Evidence based medicine is the conscientious, explicit, and judicious use of current best evidence in making decisions about the care of individual patients.
Note that EBM is about individual expertise and judgment and about the individual patient.
What about the process? It’s useful to take a look at that because it can be rather onerous and I suspect that not many of us today practice it in its pure form chiefly because of the time it takes. I covered the process of EBM in a couple of long posts a few years ago.
Suffice it to say here that it starts with asking a clinical question focused on your patient and converting it into a set of search terms that can be applied to a search engine such as PubMed. Citations thus retrieved are appraised according to a set of criteria after the model of the EBM pyramid. There are several variations on the basic pyramid theme, an example of which is shown here.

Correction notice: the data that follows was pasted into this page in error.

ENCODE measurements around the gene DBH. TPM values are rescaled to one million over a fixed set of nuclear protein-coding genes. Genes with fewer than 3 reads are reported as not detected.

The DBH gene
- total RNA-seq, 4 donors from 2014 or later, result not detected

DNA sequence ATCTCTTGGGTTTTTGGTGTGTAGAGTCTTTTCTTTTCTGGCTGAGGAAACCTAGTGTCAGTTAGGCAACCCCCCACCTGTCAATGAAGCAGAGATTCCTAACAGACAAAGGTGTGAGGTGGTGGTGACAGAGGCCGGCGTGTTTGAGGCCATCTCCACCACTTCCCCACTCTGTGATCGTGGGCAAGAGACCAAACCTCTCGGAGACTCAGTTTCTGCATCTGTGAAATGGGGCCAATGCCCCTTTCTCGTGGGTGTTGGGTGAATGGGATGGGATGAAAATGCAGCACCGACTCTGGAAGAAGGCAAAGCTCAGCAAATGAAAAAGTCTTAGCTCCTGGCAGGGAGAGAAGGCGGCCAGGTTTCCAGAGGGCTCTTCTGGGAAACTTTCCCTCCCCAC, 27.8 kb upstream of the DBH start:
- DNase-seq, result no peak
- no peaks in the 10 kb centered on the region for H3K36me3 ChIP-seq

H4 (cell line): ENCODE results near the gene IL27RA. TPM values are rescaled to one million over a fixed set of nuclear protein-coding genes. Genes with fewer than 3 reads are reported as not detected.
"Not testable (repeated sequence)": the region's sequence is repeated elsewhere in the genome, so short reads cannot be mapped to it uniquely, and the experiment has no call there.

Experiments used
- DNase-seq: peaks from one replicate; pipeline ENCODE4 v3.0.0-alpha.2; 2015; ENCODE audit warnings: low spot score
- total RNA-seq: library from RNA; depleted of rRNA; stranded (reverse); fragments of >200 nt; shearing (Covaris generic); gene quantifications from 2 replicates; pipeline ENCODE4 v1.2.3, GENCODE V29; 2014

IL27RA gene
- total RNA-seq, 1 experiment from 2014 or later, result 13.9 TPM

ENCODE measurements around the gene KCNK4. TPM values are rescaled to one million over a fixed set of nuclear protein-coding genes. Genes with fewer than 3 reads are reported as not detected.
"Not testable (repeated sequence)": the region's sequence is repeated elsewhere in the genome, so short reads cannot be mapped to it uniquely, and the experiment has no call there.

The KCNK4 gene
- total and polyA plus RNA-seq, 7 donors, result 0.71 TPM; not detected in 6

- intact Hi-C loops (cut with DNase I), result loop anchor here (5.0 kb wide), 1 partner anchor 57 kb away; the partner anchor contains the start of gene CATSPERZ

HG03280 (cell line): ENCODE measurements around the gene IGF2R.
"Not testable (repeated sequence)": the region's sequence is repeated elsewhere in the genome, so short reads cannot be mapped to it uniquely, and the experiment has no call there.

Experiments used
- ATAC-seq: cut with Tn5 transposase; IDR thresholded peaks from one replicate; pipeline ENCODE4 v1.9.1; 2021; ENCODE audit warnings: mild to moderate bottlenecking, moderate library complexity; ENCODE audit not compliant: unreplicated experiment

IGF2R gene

Using the criteria the list of citations is trimmed down to those articles that are current and deemed of sufficient quality. The final step involves taking the information thus selected and applying it to the patient’s idiosyncrasies including circumstances, preferences and values.
That last piece is often lost in discussions today when EBM is invoked to guide public policy. Herein lies one of the more pervasive distortions of EBM. Public policy discussions about the direction of health care got into high gear early in the Obama administration when the gimmicky phrase “comparative effectiveness research” entered the lexicon and debates raged about health care reform.